This is how ground effects work in a nutshell

There are two ways to generate downforce. One is with all manner of wings and spoilers on the surface of the vehicle. The other is with ground effects. One you can clearly see, the other remains something of a hidden mystery. Fortunately, the good folks at Lotus and Goodwood are here to dumb it down for us non-engineer types.

It's called Bernoulli's Principle, named after Swiss physicist Daniel Bernoulli who literally wrote the book on the subject way back in the 1700s. Countless engineers have spent their careers focused on its study and application, but the crux of the matter is that, as the speed of air (or other "fluid") increases, pressure decreases. Play with the air's increasing speed and decreasing pressure just right and you can generate downforce underneath the body of a car without significantly increasing drag as you would with surface spoilers.

For evidence of how Bernoulli's Principle applies in practical terms, just look at the last Ferrari to pack a turbocharged V8 in the middle and the latest one. The F40 had a giant wing on the back, where the 488 GTB has none. But because the 488 uses underbody aerodynamics (or "ground effects"), it generates significantly more downforce than the winged F40 ever could, and at lower speeds.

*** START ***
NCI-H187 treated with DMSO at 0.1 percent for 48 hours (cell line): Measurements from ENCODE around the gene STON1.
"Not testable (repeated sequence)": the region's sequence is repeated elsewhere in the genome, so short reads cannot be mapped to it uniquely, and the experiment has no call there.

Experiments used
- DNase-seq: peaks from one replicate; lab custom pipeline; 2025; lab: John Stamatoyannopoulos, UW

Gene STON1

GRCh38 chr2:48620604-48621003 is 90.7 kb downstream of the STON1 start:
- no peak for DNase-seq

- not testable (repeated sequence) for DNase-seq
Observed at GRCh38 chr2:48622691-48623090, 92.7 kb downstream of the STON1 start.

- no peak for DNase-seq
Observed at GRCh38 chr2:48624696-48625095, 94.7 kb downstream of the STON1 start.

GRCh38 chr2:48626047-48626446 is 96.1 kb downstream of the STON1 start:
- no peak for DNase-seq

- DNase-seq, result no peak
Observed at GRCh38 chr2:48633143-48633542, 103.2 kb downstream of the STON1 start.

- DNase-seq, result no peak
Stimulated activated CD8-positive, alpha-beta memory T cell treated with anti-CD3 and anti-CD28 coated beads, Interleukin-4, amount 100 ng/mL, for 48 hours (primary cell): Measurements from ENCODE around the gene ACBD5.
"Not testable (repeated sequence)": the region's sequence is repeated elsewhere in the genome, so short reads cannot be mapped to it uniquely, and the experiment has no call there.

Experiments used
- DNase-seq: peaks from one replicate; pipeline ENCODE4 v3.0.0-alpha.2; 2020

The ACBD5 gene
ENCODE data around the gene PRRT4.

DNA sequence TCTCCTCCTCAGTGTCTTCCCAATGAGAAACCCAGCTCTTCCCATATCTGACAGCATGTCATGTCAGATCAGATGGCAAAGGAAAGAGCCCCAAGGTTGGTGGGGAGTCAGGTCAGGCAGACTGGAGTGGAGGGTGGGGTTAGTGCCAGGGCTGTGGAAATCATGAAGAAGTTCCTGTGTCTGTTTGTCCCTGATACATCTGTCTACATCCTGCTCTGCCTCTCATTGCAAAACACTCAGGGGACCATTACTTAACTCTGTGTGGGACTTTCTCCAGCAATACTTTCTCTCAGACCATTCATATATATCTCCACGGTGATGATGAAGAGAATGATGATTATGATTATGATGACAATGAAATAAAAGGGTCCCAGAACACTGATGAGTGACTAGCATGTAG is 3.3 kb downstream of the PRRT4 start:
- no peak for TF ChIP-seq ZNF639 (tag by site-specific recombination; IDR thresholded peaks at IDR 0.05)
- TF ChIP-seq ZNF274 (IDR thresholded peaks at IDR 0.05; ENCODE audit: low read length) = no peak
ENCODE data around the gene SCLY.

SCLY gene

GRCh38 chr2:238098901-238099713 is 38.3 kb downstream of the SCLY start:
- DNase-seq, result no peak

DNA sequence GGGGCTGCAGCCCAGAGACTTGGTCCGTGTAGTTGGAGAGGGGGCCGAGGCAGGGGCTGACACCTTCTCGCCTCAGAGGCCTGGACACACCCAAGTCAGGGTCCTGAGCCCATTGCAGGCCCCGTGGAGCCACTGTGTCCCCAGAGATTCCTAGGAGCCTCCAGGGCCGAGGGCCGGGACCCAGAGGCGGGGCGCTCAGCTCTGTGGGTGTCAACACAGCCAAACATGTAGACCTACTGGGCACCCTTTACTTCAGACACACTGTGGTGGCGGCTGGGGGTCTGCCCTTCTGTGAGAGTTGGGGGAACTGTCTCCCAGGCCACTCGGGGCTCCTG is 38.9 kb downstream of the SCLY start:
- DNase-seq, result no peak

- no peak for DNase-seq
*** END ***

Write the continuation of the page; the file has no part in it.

Ferrari, however, was not the first outfit to harness the power of ground effects. Lotus did with the legendary 79 that Mario Andretti drove to the world championship back in 1978. That was the genius of Colin Chapman, and to explain how it all works in layman's terms, our friends over at Goodwood Road & Racing brought in Colin's son Clive Chapman, head of Classic Team Lotus, to put together the video above.

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